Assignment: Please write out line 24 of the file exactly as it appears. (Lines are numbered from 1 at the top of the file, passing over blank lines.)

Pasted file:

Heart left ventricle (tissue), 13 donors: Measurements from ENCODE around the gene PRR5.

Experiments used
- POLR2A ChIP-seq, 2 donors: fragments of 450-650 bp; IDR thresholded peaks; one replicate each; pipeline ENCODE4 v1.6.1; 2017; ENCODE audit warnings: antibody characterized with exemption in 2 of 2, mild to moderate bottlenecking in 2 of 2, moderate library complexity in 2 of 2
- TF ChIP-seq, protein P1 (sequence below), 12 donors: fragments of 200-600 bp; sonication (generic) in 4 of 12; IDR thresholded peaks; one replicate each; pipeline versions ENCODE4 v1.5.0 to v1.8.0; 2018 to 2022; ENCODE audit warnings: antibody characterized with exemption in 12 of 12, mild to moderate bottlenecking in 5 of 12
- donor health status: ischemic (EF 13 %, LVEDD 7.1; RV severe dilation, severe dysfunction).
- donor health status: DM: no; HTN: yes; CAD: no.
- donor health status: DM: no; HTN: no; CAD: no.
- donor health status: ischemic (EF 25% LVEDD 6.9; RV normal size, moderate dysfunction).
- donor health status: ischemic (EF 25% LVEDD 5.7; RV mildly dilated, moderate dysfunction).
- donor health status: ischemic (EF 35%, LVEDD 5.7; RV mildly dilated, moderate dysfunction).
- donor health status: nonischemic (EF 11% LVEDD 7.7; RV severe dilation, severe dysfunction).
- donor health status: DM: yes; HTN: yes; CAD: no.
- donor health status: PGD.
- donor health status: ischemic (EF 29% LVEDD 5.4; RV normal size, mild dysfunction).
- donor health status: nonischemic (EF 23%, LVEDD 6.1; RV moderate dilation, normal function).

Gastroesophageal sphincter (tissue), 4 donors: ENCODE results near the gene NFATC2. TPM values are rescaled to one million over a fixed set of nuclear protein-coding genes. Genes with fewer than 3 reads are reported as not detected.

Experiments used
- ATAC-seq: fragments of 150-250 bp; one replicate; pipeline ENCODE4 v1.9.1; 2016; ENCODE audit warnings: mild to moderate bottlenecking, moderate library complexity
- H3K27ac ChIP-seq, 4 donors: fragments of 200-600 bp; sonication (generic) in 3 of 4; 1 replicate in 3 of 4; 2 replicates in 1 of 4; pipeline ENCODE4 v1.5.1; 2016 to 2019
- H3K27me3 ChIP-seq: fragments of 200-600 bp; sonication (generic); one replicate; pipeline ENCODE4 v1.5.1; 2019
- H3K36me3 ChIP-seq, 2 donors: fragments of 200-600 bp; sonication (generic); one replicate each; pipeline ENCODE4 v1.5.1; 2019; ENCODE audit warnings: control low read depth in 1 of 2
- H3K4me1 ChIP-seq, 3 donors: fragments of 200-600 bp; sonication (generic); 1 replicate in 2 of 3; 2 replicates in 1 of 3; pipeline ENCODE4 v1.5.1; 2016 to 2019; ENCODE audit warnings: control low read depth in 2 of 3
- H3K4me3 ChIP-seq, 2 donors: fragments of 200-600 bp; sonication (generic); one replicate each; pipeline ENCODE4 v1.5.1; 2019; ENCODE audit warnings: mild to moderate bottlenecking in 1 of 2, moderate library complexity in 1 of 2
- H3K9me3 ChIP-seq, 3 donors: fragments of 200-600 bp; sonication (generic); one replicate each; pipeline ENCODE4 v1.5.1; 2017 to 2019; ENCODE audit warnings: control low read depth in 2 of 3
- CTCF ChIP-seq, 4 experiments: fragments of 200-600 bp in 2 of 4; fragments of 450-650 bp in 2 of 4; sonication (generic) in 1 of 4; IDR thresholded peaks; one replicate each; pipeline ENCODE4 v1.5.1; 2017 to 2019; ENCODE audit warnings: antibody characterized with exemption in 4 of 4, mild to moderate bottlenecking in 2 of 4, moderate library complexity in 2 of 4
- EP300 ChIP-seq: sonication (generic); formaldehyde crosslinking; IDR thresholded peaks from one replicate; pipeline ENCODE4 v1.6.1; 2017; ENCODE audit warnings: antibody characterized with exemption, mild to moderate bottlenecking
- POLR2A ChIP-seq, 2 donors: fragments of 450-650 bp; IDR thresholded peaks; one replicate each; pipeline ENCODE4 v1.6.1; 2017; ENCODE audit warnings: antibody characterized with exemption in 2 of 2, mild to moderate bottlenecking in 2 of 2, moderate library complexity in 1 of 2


- H3K9me3 ChIP-seq, 3 donors: fragments of 200-600 bp; sonication (generic); one replicate each; pipeline ENCODE4 v1.5.1; 2017 to 2019; ENCODE audit warnings: control low read depth in 2 of 3